Digital Identity App Yoti Launches in India
UK tech entrepreneurs personally invest $35m into a new, digital identity app aiming to fix the outdated identity system
Yoti, a digital identity app, launches in India today. The company’s on a mission to become the world’s trusted identity system; helping consumers and businesses fighting back against the growing threat of identity fraud - an issue which is deeply linked to the personal and financial well-being of every individual.
Despite living in a digital world, individuals still have to rely on paper documents to prove their identity - a system which is insecure and outdated. Yoti transforms paper ID documents into a digital identity, giving individuals an easier and more secure way to prove who they are, online and in person.
Yoti will let people:
● Prove identities to businesses without showing and photocopying paper documents
● Confirm the identity details of people they meet online, e.g. dating and classified websites
● Log in to websites more securely using biometrics instead of passwords
● Prove their age at bars and liquor stores
● Tackle touts by preventing login bots and through attaching verified identities to tickets
Yoti was founded in 2014 by serial entrepreneur Robin Tombs, along with Duncan Francis and Noel Hayden. After the successful launch of Yoti in the UK, the company now aims to offer its services in India, the most susceptible market in Asia to online scams, with 48% of consumers having experienced retail fraud directly or indirectly2.
Speaking on the India launch, Robin Tombs, founder and CEO of Yoti said, “After three years of hard work by the team and a successful UK launch, we’re really excited to now be bringing Yoti to India, where nearly 300 million adults have smartphones. Indians, many of them millennials, are well educated and open to adopting new technologies. As we live more of our lives online, the way we prove who we are is outdated. Yoti makes it faster, simpler and more secure for people and businesses to prove identities and know who they’re dealing with. We are helping them to fight back against everyday issues - such as identity fraud and online scams - which cost time, money and emotional distress.”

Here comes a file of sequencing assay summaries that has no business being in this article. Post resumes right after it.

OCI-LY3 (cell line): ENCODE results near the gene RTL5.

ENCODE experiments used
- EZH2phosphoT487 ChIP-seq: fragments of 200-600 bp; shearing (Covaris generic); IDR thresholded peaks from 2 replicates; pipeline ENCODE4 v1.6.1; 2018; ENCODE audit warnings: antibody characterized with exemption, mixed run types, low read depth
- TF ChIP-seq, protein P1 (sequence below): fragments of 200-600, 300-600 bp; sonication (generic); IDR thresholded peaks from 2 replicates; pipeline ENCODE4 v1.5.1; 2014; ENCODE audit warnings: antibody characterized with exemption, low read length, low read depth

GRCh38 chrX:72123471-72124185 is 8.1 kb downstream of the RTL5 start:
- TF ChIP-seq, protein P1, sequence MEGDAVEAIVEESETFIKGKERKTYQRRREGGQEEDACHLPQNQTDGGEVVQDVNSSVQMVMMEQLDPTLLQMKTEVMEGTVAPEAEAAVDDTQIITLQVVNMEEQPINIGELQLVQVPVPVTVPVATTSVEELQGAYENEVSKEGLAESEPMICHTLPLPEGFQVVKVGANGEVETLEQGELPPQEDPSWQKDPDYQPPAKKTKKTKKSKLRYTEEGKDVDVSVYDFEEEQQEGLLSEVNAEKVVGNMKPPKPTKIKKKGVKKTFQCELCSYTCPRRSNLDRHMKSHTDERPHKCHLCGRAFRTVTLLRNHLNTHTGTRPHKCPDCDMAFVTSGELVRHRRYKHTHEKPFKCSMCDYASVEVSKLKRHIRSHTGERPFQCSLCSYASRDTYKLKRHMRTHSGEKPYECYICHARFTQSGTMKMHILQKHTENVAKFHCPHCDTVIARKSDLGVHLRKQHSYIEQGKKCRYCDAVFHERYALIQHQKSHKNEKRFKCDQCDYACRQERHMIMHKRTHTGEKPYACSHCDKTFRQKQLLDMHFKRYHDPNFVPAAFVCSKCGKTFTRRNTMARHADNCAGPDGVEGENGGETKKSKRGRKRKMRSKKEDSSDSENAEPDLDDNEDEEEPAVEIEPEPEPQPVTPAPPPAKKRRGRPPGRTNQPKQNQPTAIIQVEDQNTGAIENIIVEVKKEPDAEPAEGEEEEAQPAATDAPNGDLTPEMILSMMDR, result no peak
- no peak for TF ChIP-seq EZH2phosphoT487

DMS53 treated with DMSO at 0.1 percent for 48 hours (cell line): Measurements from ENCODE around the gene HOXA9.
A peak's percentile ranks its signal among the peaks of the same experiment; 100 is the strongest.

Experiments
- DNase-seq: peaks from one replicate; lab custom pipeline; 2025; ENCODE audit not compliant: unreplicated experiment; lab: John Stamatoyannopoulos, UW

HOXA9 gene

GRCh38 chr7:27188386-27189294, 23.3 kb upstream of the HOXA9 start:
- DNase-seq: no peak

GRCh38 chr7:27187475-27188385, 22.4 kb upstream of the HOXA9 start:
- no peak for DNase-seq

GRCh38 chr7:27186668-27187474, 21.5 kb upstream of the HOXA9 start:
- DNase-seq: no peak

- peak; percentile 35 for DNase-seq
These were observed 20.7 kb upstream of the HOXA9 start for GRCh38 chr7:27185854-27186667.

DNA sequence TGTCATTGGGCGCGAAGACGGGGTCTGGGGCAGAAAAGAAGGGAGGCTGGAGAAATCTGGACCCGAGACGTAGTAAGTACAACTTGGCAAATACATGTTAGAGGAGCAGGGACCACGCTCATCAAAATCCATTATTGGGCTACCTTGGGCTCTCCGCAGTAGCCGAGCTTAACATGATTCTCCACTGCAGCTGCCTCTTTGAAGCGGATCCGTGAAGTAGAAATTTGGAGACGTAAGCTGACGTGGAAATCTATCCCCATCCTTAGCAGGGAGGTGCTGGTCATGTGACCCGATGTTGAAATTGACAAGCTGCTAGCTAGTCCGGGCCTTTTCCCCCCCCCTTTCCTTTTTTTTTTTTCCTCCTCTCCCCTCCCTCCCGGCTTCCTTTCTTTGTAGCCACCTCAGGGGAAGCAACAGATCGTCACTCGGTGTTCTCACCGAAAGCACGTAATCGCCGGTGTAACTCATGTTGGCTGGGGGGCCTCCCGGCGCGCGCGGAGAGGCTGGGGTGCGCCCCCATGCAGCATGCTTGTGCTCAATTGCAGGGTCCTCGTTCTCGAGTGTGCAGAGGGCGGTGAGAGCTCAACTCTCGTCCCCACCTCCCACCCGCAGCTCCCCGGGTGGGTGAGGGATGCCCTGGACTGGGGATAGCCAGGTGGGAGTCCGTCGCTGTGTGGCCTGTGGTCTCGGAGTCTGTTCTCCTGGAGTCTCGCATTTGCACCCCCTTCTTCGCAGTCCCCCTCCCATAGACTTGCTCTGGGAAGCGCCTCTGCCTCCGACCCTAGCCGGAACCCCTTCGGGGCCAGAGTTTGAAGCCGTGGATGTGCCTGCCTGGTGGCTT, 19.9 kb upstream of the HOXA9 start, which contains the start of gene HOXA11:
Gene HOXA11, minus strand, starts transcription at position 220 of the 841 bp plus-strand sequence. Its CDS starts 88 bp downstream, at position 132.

Madhu Nori, International Commercial Director of Yoti explained, “India is a key market for us in addition to the UK and the US. Consumers are increasingly aware of the relevance and impact of linking identity to access services and keen to protect misuse of their private information. We are making significant technology investments and have designed our product to work with multiple verification sources including Aadhaar, PAN and driving licence databases. We look forward to working closely with our business partners and the regulators to make digital interactions safer, simpler, more secure and in full control of our consumers.”
Yoti is aiming to reach two million downloads in the year. The free app is available for Apple and Android phones and takes less than five minutes to set up. People take selfie and scan their passport with their smartphone, which then gets transformed into a digital identity. In the coming months, Yoti will also support other Indian documents such as Aadhaar, driving licence and PAN. For consumers, Yoti will always be free to use and will let them prove their identity in seconds. For businesses, Yoti will drastically slash the time and cost required to verify customers.
Yoti uses advanced hybrid encryption to secure user details and puts individuals in control of their data - people know exactly what details they share and with who, instead of disclosing their full identity with a paper ID document. The passport scan at the time of verification is only used to verify details like name, date of birth and nationality; it is then deleted from Yoti’s systems. Only the individual can see their personal data - even Yoti can’t see it. Yoti has been designed in such a way that individuals aren't tracked - Yoti cannot see how an individual uses their Yoti or what details they share with another person or business. Neither is it possible to run any kind of machine or human based analytics on it, a practice prevalent in the email industry.
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